Incidentally it's an interesting sidelight on the human species that when this method is described to people as a way of preserving the lamented pet some people wince and mutter something like "disgusting" or "obscene" but describe it as the latest superior method for preserving the flamingo or the Serengeti leopard in your museum of natural history and the audience says "how marvellous".

Did you notice this switch in yourself just now?

The process, whose singular virtue is to evaporate water into vapour without any intervening ice, was invented by American army doctors during the Second World War as a method - the method - of preserving blood plasma.

It was, I regret to tell you, a story - kept secret at the time - which one government department or another (I forget which) put me on to when for five months in 1942 I went off on a trip all around the United States to report on what the war had done to every conceivable trade, crop, profession, from fattening pigs in record speed to tattooing, to the manufacturing of fake rubber.

I was told I could see this blood plasma process but I didn't understand it and I never followed it up. Stupido!

However, just at the same time and in the same state of Florida I did hear an unlikely story and I got in on one of the unique medical stories of the war.

On the beautiful west coast of the Florida peninsular, in what was then a very small village - it's now a resort - the department of agriculture sent me to a tousle-headed professor of biochemistry who'd been drafted by the government and set up in a shack in this tucked away village.

And this was the problem who'd been set: The success of the Nazi submarine campaign on both sides of the Atlantic - off the Jersey and eastern shores here and of course all around Britain - had taken a toll in many ways.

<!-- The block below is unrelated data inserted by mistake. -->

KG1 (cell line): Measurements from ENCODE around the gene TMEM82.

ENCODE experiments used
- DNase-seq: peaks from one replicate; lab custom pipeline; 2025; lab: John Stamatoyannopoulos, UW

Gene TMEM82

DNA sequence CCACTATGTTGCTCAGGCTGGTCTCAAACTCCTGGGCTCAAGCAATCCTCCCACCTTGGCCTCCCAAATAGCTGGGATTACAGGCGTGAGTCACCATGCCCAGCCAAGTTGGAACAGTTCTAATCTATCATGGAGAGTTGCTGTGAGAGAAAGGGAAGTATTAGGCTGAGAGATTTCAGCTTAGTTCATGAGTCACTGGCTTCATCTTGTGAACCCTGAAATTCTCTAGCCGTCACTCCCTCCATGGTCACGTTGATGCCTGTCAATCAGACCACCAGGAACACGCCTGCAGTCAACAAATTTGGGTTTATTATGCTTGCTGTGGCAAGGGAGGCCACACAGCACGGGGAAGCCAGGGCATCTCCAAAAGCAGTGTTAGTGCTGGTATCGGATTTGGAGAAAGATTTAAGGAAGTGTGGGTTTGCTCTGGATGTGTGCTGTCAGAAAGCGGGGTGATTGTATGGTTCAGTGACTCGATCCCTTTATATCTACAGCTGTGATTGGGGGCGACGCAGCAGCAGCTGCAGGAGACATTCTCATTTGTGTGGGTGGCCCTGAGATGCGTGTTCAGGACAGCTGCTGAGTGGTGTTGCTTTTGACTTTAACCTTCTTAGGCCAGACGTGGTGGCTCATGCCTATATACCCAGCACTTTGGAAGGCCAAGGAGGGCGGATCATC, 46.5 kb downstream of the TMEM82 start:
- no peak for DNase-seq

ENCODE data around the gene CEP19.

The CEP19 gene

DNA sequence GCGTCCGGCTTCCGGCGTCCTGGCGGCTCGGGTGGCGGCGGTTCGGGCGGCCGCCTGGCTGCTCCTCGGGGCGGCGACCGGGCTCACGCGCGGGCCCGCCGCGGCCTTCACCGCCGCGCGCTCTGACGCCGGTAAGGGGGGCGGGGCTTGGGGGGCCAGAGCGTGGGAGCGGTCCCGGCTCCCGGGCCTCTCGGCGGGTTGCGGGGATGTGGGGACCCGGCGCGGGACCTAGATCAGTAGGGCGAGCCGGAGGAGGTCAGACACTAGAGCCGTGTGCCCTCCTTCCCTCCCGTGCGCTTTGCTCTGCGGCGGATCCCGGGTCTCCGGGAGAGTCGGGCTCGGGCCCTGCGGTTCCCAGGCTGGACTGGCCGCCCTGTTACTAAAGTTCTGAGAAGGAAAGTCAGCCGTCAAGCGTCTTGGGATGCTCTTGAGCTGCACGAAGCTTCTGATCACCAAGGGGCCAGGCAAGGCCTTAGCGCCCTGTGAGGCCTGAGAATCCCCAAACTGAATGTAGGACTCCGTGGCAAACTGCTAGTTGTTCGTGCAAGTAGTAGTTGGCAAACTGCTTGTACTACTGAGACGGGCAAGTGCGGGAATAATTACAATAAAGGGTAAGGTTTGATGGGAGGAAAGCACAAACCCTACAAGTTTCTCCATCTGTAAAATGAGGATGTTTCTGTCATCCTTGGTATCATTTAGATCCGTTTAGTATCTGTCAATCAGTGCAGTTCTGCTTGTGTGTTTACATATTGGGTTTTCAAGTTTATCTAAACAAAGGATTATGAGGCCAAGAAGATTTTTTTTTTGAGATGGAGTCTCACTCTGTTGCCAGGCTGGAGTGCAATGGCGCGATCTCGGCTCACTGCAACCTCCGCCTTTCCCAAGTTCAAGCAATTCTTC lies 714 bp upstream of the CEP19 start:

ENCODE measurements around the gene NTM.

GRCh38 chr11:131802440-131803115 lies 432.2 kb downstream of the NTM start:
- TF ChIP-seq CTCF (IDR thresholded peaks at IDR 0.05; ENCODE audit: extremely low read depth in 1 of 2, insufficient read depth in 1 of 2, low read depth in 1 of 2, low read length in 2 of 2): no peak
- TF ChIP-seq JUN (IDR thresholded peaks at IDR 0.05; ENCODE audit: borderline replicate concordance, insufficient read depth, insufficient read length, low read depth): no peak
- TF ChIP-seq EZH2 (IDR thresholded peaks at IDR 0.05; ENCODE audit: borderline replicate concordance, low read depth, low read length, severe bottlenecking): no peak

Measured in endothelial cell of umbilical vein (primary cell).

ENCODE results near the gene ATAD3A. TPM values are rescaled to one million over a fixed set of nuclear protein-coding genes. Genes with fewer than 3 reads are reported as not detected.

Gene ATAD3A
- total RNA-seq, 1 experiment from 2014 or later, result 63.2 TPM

The children of Britain were chronically short of citrus, ascorbic acid, vitamin C, lemons, limes - Florida had millions of oranges for shipment.

But a case of oranges took up as much room in a ship as a case of shells or guns or other weapons which the United States was at that point shipping to Britain.

The tousle-headed professor discovered, under my very eyes, a method of concentrating the juice of the orange which was then shipped to Britain, along with a simple instruction: "Add five pints of water to one pint of this concentrate and you'll still have whole orange juice."

It was a brilliant success and guaranteed that whatever else the embattled children of Britain might die of, scurvy would not be it.

If only I'd had the wit as soon as the war was over to invest my modest savings and take the leap aboard the commercial company that swiftly moved into that Florida village and made many fortunes.

If! I might now be lolling in my Palm Beach mansion instead of sitting here in my shirtsleeves writing letters to people in Libya and Bombay and Australia and Little Piddletrenthide.

I saw the secret but I never made a penny out of it. Bing Crosby did.